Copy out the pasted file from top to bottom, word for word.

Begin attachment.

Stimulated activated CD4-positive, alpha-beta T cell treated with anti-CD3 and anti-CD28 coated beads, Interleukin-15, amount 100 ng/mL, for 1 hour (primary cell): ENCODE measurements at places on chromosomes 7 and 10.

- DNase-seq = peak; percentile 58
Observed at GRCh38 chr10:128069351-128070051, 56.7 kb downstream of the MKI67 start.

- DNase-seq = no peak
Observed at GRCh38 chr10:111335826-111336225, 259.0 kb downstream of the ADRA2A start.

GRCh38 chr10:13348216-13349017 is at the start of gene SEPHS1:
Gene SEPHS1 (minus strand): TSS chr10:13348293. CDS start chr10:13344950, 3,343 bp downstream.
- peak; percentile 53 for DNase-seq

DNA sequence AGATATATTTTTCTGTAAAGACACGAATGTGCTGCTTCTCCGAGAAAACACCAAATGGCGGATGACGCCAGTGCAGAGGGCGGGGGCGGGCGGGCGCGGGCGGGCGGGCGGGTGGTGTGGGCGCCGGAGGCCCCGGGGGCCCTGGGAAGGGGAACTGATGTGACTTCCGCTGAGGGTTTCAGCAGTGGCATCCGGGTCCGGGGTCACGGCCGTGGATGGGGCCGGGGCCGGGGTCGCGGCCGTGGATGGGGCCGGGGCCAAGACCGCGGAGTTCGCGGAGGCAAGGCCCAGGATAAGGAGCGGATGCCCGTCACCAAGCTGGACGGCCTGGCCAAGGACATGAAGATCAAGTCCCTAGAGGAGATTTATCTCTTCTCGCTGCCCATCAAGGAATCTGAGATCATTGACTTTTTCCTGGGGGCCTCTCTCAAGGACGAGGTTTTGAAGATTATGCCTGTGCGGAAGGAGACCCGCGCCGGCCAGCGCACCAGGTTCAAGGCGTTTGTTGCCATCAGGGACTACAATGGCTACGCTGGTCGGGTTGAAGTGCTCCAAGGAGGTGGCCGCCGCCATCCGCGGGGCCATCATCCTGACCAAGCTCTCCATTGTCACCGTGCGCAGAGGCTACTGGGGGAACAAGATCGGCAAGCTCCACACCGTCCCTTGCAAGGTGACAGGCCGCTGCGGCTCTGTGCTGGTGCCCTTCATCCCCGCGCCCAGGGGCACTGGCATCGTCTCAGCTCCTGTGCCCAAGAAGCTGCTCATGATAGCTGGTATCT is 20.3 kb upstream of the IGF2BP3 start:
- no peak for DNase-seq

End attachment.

Stimulated activated CD4-positive, alpha-beta T cell treated with anti-CD3 and anti-CD28 coated beads, Interleukin-15, amount 100 ng/mL, for 1 hour (primary cell): ENCODE measurements at places on chromosomes 7 and 10.

- DNase-seq = peak; percentile 58
Observed at GRCh38 chr10:128069351-128070051, 56.7 kb downstream of the MKI67 start.

- DNase-seq = no peak
Observed at GRCh38 chr10:111335826-111336225, 259.0 kb downstream of the ADRA2A start.

GRCh38 chr10:13348216-13349017 is at the start of gene SEPHS1:
Gene SEPHS1 (minus strand): TSS chr10:13348293. CDS start chr10:13344950, 3,343 bp downstream.
- peak; percentile 53 for DNase-seq

DNA sequence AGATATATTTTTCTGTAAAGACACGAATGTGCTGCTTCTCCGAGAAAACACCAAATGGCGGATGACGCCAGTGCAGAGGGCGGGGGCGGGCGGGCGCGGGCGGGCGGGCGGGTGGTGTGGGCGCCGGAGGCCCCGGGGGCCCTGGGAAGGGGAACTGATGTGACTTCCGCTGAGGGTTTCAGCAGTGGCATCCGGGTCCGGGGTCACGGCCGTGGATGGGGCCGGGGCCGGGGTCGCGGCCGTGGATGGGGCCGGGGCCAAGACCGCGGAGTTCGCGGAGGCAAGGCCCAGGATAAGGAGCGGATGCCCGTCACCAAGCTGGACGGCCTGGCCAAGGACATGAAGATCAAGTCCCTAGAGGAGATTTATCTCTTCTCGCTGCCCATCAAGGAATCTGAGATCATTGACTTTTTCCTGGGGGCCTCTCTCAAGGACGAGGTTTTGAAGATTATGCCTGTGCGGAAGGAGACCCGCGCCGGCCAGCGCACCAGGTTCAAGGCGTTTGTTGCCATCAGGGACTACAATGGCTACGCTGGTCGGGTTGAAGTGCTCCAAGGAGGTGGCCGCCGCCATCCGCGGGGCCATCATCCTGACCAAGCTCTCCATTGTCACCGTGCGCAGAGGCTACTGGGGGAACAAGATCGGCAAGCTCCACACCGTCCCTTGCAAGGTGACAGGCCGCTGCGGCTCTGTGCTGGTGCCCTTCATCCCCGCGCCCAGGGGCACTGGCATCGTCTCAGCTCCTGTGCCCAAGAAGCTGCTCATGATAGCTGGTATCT is 20.3 kb upstream of the IGF2BP3 start:
- no peak for DNase-seq